Sign in →

EPIC CODE: LYME Lyme Disease Serology, Serum

Reporting Name

Lyme Disease Serology, S

Useful For

Diagnosing Lyme disease


This test should not be used as a screening procedure for the general population.


This test should not be used for treatment monitoring.

Reflex Tests

Test ID Reporting Name Available Separately Always Performed
LYWB Lyme Disease Ab, Immunoblot, S Yes No

Testing Algorithm

If Lyme disease serology is positive or equivocal, then Lyme disease antibody confirmation (by Western blot) will be performed at an additional charge.

Performing Laboratory

Mayo Clinic Laboratories in Rochester

Specimen Type


Specimen Required

Supplies: Sarstedt Aliquot Tube 5 mL (T914)

Collection Container/Tube:

Preferred: Serum gel

Acceptable: Red top

Submission Container/Tube: Plastic vial

Specimen Volume: 0.5 mL

Collection Information: Centrifuge and aliquot serum into plastic vial.

Specimen Minimum Volume

0.4 mL

Specimen Stability Information

Specimen Type Temperature Time Special Container
Serum Refrigerated (preferred) 10 days
  Frozen  30 days

Reference Values


Reference values apply to all ages.

Day(s) Performed

Monday through Friday

Test Classification

This test has been cleared, approved, or is exempt by the US Food and Drug Administration and is used per manufacturer's instructions. Performance characteristics were verified by Mayo Clinic in a manner consistent with CLIA requirements.

CPT Code Information


86617 x 2-Lyme disease confirmation (if appropriate)

LOINC Code Information

Test ID Test Order Name Order LOINC Value
LYME Lyme Disease Serology, S 20449-5


Result ID Test Result Name Result LOINC Value
LYME Lyme Disease Serology, S 20449-5

Clinical Information

Lyme disease (LD) is caused by infection with a member of the Borrelia burgdorferi sensu lato complex, which includes B burgdorferi sensu stricto (herein referred to as B burgdorferi), Borrelia afzelii, and Borrelia garinii. Among these species, B burgdorferi is the most frequent cause of LD in North America. These tick-borne spirochetes are transmitted to humans through the bite of Ixodes species ticks. Endemic areas for Lyme disease in the United States correspond with the distribution of 2 tick species, Ixodes scapularis (Northeastern and upper Midwestern US) and Ixodes pacificus (West Coast US).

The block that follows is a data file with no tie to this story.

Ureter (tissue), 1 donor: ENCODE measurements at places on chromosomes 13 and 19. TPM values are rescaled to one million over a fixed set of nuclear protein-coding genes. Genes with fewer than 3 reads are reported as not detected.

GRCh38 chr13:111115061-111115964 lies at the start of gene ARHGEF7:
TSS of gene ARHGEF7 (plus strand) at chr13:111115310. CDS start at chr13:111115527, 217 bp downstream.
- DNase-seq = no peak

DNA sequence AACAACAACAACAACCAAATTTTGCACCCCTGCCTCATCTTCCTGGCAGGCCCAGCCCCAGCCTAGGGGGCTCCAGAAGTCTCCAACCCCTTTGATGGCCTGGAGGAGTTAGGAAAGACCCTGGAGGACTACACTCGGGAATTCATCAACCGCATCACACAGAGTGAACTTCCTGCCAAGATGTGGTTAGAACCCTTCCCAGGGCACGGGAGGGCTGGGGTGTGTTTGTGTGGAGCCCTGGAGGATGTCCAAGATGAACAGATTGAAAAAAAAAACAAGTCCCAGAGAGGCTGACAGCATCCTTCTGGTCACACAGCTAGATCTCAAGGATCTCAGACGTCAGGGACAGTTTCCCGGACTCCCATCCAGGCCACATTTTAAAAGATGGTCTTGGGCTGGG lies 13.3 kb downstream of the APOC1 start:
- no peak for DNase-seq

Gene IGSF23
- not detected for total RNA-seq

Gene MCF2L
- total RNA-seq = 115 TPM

Transmission of LD-associated Borrelia requires at least 36 hours of tick attachment. Approximately 80% of infected individuals will develop a unique expanding skin lesion with a central zone of clearing, referred to as erythema migrans (EM; stage 1). In the absence of treatment, patients may progress to early disseminated disease (stage 2), which is characterized by neurologic manifestations (eg, meningitis, cranial neuropathy, radiculoneuropathy) and is often associated with B garinii infection. Patients with late LD often present with intermittent or persistent arthralgia, most often associated with B burgdorferi infection, or with acrodermatitis chronica atrophicans, typically due to infection with B afzelii.


Diagnosis of LD is currently based on a 2-tiered serologic testing algorithm, as recommended by the Centers for Disease Control and Prevention, and involves an initial screening assay for detection of antibodies to LD-causing Borrelia species. Samples that are screen positive or equivocal are subsequently reflexed for supplemental assessment using a B burgdorferi immunoblot for detection of IgM- and IgG-class antibodies to specific B burgdorferi antigens.


Importantly, while serologic assessment for LD may be negative in the early weeks following infection, over 90% of patients with later stages of infection are seropositive by serology, which remains the diagnostic method of choice for this disease.



No evidence of antibodies to Borrelia burgdorferi detected. False-negative results may occur in recently infected patients (≤2 weeks) due to low or undetectable antibody levels to B burgdorferi. If recent exposure is suspected, a second specimen should be collected and tested in 2 to 4 weeks.



Not diagnostic. Supplemental testing by immunoblot has been ordered by reflex.